The other day I reread my very first blog post “Waiting for Normal”. I read it because I have had a trying few weeks & a lot of the emotions I wrote about then are still very much at play. I have spent the last week sneaking off to the bathroom to cry or going out in the car to sob as the month of May has been anything but merry.
It dawned on me that time was no longer my own & that planning was utterly futile after I left hospital for a break not long after Dylan was first admitted. I sat on the sofa at home & the realisation that life would never be the same again felt like a punch to the head; I was left reeling at the thought that any sense of freedom & spontaneity would all but disappear. Life was now on reams of paper, forms, treatment plans, hospital stays, consultant appointments & as it still seems now, even when there was nothing planned on paper the bits in between were filled with the exact same things.
In the middle of the May bank holiday Ruari broke his foot whilst playing rugby; an unscheduled hospital visit with someone other than Dylan was a bit of a novelty. He was of course pretty limited in his mobility, he was unable to put any pressure on his foot & was therefore on crutches; I had to drive him to & from school everyday for weeks & was basically waiting on him hand & foot at home (it did make me realise just how much he does for himself though).
In the meantime, May kept bringing all the fun: not even two weeks in & Dylan became neutropenic so we were housebound; homeschooling is not my speciality & after a fortnight which then ran into half term, cabin fever became a real life issue (more for me than for him). In the middle of May Dylan had his monthly chemo & steroids & just because there had not been enough May drama he then developed croup. He slowly recovered over half term & I dared to make some plans for the day he was going to go back to school only to wake up that morning to find he was covered in a rash. We had a four hour hospital wait in isolation & were thankfully told that it was nothing “serious” & it was “probably viral”, which is obviously good news but by the end of that day I felt broken, frustrated, miserable & frankly disappointed. I was disappointed because I had finally dared to make plans; plans which included me, myself & I.
Plans which basically did not come off.
The merry month of May felt like a screwed up piece of paper & every time it started to look like I might be able to smooth it out fate came along & screwed it back up into a ball.
In my last post I wrote about how I am more than a mother of a child with cancer & I still believe that…it just does not really feel like that much of the time. You think you have a bit of space to breathe & then something slams on the emergency stop button & you are back to square one. It messes with your head because you never really know what is coming or when.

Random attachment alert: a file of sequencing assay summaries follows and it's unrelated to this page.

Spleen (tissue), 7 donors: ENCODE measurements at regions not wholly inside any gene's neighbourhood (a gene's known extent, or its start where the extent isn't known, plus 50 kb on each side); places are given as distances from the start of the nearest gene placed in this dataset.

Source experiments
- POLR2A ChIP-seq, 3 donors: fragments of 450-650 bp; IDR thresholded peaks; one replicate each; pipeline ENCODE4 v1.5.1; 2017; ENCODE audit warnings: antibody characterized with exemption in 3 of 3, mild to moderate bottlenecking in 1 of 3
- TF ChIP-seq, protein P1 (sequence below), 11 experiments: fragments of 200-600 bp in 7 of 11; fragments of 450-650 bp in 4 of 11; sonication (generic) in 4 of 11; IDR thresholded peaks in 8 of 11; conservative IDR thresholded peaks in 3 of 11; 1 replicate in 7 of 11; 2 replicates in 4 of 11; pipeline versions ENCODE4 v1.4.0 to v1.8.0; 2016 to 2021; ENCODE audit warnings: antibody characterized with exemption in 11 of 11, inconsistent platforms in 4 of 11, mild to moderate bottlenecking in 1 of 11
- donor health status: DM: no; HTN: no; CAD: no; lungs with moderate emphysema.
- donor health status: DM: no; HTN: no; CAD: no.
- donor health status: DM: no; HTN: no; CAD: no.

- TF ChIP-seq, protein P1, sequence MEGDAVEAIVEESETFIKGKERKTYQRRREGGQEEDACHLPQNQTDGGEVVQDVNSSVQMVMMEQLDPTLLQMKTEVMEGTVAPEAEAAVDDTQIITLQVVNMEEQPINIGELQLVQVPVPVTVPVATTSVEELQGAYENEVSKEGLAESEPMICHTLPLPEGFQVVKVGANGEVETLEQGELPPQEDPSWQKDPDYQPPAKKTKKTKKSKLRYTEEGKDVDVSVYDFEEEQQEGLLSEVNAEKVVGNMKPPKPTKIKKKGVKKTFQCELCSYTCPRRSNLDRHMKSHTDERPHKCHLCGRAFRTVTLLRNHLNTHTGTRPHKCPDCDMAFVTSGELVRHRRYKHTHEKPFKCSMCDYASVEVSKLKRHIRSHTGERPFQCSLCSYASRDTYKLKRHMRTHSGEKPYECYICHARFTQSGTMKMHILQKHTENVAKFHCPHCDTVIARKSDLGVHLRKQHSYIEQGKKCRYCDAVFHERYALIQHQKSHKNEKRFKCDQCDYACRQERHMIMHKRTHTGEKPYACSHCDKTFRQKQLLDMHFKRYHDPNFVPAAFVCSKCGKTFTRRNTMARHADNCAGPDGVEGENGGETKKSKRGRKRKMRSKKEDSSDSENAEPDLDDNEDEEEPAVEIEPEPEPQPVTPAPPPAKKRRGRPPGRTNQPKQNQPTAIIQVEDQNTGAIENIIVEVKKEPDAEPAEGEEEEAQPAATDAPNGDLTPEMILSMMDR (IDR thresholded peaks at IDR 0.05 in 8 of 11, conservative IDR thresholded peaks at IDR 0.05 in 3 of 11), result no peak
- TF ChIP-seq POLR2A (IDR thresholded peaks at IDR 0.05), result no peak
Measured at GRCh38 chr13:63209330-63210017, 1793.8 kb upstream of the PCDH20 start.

The phrase “live in the moment” becomes piercingly poignant. I have to remind myself that I do not necessarily need to plan, but I can take whatever moment I might stumble across & seize it…albeit tentatively given the daily uncertainty that cancer brings. I have also realised that even if I do manage to seize a moment I can just drop it if need be. I know all of these things but the problem is I have always thrived on a plan & a bit of routine; trying to change my mindscape is just draining.
The other thing that comes into play is that I know that I need to have time alone, to be able to recharge my batteries & refuel. In my post “Running on Empty” I said that childhood cancer “is a ceaseless unforgiving cycle” & it is. Swimming upstream for the rest of my days is such a merciless prospect but it is what I have to do for Dylan so I have to find a way to balance it all out.
The 13th of next month marks a year since Dylan started maintenance (he’s got 21 months left). I thought it would get easier & it has in a way; not as many hospital visits, not as much toxic chemo, not as many fevers…not as much of all that stuff, but there is still a lot of other stuff.
What does not get easier is the psychological impact; every single emotion I have written about is still right here & every single blog post is my daily existence.
Life is conducted through an hourglass; an hour glass with no top & no bottom.
It is somewhat nomadic, occasionally stumbling across an opportunity & trying so desperately hard to not be scared to take it.
“Normal” is a word that has become obsolete.
I am still learning to live with the shock & I am still being forced to live in the polar opposite zone of routine, familiarity & a comprehensible amount of certainty.
That is cancer for you; it keeps on moving the goalposts. It is an inconvenient bastard that messes with your child’s life & in turn messes with your head.
So whilst on occasion the paper ball will unfurl, I am always on standby for when it gets screwed up again; there is just no way of telling whether my days will unfurl or be completely screwed up.
Guess what my brain feels like?